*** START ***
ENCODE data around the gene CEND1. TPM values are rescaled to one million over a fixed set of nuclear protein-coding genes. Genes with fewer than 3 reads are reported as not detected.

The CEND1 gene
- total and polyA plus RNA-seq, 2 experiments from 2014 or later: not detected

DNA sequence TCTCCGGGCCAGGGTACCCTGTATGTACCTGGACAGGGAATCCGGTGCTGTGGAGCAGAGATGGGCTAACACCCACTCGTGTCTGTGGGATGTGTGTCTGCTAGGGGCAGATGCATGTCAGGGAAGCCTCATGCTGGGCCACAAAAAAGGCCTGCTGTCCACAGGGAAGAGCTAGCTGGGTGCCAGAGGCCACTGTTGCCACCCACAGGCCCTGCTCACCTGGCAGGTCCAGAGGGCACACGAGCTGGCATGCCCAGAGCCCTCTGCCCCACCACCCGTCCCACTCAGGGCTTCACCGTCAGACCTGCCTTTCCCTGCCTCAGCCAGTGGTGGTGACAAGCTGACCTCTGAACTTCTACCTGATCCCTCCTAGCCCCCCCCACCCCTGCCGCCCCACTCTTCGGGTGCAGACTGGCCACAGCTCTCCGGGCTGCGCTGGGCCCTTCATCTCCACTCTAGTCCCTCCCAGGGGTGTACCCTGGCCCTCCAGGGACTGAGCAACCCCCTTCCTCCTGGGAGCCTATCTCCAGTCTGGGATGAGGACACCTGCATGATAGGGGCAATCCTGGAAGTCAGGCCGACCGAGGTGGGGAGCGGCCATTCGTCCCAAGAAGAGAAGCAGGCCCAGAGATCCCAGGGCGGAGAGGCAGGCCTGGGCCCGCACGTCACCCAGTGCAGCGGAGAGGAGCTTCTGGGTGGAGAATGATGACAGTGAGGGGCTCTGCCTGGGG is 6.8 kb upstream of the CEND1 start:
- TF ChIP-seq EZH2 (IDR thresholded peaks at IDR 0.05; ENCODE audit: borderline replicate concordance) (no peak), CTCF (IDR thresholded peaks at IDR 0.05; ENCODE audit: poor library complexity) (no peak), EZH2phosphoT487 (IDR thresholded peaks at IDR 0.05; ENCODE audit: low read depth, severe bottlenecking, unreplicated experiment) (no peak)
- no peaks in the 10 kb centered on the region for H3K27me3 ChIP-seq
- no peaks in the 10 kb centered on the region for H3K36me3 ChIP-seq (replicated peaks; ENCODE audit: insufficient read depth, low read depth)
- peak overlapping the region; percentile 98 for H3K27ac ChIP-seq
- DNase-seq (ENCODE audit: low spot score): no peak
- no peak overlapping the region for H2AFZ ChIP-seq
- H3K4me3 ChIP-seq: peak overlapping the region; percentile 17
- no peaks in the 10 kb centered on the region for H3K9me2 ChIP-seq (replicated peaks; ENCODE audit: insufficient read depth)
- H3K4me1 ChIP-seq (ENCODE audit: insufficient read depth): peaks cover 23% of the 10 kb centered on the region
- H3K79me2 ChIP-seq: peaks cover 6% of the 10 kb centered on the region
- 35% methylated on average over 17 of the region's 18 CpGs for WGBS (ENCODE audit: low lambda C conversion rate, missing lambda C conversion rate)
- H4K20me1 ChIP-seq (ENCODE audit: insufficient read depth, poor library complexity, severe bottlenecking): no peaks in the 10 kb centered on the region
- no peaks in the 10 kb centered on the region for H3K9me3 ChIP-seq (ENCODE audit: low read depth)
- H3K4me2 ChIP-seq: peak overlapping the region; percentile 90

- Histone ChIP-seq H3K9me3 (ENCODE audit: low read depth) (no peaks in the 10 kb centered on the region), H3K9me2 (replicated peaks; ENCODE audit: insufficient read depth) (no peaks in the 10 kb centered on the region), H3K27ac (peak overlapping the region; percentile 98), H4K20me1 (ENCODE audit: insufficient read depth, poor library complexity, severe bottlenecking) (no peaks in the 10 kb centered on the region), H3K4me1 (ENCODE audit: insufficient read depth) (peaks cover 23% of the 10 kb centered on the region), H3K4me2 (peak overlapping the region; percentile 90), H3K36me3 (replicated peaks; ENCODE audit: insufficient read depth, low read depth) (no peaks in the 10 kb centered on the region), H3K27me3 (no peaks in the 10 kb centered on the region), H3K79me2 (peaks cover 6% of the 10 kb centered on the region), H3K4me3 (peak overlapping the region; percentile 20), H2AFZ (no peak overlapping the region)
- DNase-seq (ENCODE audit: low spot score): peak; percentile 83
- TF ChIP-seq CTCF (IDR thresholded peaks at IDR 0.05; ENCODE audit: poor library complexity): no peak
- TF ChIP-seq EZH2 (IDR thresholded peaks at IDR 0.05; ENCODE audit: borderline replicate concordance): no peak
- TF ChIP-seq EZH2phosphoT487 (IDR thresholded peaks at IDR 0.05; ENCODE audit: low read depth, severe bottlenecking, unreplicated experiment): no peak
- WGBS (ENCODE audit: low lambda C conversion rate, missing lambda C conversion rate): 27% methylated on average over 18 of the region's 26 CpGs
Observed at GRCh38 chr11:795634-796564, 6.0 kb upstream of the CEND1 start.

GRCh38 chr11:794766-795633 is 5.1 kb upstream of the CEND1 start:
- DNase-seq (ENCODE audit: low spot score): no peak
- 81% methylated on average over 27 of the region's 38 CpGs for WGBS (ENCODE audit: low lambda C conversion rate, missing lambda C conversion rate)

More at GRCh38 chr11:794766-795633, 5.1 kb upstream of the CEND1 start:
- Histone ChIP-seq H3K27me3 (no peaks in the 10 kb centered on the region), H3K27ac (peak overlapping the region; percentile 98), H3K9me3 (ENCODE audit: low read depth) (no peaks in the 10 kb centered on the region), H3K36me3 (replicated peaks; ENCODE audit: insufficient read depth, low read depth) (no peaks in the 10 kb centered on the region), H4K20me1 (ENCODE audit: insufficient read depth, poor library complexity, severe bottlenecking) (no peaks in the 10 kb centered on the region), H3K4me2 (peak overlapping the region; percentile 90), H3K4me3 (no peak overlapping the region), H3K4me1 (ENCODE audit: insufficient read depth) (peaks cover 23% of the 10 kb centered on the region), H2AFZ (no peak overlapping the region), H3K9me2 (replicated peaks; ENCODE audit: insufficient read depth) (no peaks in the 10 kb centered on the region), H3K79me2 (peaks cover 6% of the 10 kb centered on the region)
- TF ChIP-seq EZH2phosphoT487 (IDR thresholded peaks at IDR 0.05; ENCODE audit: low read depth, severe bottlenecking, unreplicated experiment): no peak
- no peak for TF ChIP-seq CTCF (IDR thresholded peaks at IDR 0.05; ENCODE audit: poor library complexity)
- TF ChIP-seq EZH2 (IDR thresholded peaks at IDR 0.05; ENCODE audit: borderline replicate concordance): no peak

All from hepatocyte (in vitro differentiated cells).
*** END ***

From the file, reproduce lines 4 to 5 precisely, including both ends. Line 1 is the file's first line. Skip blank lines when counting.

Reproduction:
DNA sequence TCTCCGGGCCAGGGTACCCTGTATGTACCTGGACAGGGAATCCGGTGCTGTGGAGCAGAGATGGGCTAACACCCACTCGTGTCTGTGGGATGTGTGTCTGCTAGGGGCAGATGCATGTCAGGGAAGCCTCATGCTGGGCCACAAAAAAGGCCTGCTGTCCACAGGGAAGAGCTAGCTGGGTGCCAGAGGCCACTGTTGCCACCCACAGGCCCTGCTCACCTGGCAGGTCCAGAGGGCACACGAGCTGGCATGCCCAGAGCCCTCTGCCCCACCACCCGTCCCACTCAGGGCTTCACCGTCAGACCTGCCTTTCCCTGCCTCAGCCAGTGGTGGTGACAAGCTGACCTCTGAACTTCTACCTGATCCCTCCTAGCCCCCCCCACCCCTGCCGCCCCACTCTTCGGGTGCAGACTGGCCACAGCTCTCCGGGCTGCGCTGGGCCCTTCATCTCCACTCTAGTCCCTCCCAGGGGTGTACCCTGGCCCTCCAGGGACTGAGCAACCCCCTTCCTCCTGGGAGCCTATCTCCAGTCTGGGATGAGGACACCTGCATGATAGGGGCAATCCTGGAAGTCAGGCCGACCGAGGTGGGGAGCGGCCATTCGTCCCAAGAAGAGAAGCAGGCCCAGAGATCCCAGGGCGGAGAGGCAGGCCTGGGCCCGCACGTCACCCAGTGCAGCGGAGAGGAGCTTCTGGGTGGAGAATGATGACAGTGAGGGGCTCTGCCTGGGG is 6.8 kb upstream of the CEND1 start:
- TF ChIP-seq EZH2 (IDR thresholded peaks at IDR 0.05; ENCODE audit: borderline replicate concordance) (no peak), CTCF (IDR thresholded peaks at IDR 0.05; ENCODE audit: poor library complexity) (no peak), EZH2phosphoT487 (IDR thresholded peaks at IDR 0.05; ENCODE audit: low read depth, severe bottlenecking, unreplicated experiment) (no peak)